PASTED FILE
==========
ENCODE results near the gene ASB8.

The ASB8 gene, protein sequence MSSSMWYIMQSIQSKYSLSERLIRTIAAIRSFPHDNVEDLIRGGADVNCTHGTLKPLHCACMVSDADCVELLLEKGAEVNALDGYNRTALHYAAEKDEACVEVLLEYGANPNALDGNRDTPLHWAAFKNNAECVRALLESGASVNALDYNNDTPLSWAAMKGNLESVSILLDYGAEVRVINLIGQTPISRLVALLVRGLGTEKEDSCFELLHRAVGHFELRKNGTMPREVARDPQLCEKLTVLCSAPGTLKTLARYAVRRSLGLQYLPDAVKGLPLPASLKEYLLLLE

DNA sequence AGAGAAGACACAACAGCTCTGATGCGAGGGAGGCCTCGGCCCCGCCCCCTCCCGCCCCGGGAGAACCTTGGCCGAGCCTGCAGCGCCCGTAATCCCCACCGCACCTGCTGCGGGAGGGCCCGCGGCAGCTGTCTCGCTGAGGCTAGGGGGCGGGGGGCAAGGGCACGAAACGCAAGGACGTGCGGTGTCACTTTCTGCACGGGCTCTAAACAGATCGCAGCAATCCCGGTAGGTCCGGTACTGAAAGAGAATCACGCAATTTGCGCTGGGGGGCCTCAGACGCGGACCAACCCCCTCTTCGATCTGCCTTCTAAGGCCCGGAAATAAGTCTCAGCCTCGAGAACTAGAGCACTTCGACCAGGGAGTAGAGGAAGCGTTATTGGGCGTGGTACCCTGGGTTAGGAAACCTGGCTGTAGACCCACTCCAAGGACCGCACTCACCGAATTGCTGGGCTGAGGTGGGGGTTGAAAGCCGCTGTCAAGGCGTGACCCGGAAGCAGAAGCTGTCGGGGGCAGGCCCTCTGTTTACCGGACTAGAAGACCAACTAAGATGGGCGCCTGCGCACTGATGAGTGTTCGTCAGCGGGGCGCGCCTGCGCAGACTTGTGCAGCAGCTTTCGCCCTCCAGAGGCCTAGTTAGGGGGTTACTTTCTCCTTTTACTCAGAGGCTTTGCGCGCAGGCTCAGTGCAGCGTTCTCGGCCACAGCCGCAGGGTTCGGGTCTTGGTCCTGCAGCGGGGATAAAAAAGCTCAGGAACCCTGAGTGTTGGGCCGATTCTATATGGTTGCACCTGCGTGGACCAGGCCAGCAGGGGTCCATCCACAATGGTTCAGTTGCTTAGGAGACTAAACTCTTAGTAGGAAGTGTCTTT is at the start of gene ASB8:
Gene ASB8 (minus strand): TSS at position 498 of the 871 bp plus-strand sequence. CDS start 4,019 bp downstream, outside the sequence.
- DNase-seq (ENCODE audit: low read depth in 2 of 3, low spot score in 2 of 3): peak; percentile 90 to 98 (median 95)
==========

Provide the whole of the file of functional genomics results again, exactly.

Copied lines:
ENCODE results near the gene ASB8.

The ASB8 gene, protein sequence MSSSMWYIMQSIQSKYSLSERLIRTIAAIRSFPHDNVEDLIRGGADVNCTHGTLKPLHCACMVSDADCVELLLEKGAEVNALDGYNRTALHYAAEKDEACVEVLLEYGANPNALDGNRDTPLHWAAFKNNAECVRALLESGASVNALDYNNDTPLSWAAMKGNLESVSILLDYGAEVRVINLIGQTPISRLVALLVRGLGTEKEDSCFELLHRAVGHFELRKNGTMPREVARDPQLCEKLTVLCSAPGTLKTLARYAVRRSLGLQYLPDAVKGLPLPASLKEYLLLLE

DNA sequence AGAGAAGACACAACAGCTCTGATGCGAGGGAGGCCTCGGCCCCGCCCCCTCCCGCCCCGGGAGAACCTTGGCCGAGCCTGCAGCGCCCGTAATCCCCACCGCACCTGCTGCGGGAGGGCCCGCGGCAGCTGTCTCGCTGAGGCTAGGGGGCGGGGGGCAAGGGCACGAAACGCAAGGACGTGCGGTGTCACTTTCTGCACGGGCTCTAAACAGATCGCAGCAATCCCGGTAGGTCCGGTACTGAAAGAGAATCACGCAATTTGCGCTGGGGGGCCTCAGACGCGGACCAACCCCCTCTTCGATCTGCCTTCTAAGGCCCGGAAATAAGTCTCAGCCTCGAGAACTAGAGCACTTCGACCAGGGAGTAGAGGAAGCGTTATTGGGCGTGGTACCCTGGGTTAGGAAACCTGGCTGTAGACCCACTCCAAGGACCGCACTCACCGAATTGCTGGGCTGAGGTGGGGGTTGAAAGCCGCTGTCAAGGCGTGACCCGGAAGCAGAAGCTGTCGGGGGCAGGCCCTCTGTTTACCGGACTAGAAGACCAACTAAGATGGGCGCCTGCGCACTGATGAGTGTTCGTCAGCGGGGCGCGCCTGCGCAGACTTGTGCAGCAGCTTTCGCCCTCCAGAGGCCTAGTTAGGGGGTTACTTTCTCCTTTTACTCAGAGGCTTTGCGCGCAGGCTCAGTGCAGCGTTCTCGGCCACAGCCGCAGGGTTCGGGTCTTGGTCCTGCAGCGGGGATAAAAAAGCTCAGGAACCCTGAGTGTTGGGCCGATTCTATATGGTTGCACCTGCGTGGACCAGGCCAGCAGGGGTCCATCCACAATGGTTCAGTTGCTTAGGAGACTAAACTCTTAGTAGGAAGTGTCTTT is at the start of gene ASB8:
Gene ASB8 (minus strand): TSS at position 498 of the 871 bp plus-strand sequence. CDS start 4,019 bp downstream, outside the sequence.
- DNase-seq (ENCODE audit: low read depth in 2 of 3, low spot score in 2 of 3): peak; percentile 90 to 98 (median 95)